Currently Being ModeratedOct 9, 2012 11:43 AM (in response to John (Digital Brain))
Postfix (open source) will happily send over a million messages a day and for extra redundancy you can use the XSAN Feature in OS X Server if you have a fiber optic switch with a NAS attached to it.
Currently Being ModeratedOct 15, 2012 6:58 AM (in response to John (Digital Brain))
you really can't compare Apple(s) with ... well Microsoft(s).
It is not up to the number of users, as Mark23 already said, because postfix will be capable of handling more mails than your users will produce any day. Rather it is up to what you expect to get. Exchange can deliver you more services, workflow integration and user experience than postfix/dovecot/calendar/address book (of cause you have to pay a price!). But what do you need?
Just mail? Shared calendars or address books?
Maybe you are looking that way just to get mail. Do you need kerberized services? Are your users mainly using Mail app? Do you want the simple configuation interface that comes with OS X server instead of standard files? Then go with OS X Server. Otherwise you might consider a linux box with postfix and dovecot.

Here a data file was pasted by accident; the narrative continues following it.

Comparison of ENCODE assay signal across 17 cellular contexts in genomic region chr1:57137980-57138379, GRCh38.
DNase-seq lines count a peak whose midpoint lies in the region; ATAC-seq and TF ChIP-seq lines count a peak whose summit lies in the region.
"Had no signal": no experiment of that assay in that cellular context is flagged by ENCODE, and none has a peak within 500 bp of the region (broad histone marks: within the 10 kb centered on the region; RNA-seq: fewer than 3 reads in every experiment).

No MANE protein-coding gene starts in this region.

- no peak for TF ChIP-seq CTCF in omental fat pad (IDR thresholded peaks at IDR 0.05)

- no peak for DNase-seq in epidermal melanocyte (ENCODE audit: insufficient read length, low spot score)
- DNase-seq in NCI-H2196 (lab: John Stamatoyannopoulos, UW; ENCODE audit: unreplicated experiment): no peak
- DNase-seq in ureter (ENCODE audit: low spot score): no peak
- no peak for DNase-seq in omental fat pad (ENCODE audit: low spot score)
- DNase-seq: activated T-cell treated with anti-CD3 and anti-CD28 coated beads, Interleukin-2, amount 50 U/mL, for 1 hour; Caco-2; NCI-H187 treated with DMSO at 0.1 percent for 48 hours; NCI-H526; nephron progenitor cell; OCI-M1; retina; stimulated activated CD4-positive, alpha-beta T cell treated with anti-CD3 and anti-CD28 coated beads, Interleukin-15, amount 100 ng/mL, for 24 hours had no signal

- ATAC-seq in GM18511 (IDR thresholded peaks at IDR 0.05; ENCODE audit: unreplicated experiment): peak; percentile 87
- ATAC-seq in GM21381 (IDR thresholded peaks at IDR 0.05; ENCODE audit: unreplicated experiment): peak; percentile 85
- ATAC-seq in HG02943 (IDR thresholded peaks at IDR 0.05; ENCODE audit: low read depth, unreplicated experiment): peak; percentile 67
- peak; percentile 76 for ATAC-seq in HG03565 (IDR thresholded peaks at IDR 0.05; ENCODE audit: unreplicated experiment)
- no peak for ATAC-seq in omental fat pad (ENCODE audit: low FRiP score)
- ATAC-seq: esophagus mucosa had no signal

But it's all up to your requirements.
Currently Being ModeratedOct 15, 2012 4:07 PM (in response to COWegner)
Mail Server can certainly handle this. It handles Apple's internal mail system for over 60,000 employees and contractors.
For this many users, I recommend using a combination of Mac mini Servers and Mac Pros setup as an Xsan Mail Cluster, to provide you failover redundancy if/when one of the individual servers fails or goes down.
But I am a big advocate of Apple Mail. It works well when configured properly in a setup like this and there are no CALs to rack up the costs. IMAP mail will also work on practically every device there is.
Currently Being ModeratedOct 16, 2012 2:28 AM (in response to bispymusic)
Yes, the CAL system of MS is worth a second, a third, ... thought!
One more thing: IMHO configuration of postfix is more straight (easier) than Exchange and tracing problems is by far better and transparent with postfix. This will save you expensive learning courses.
But as you said, you've already left Exchange behind...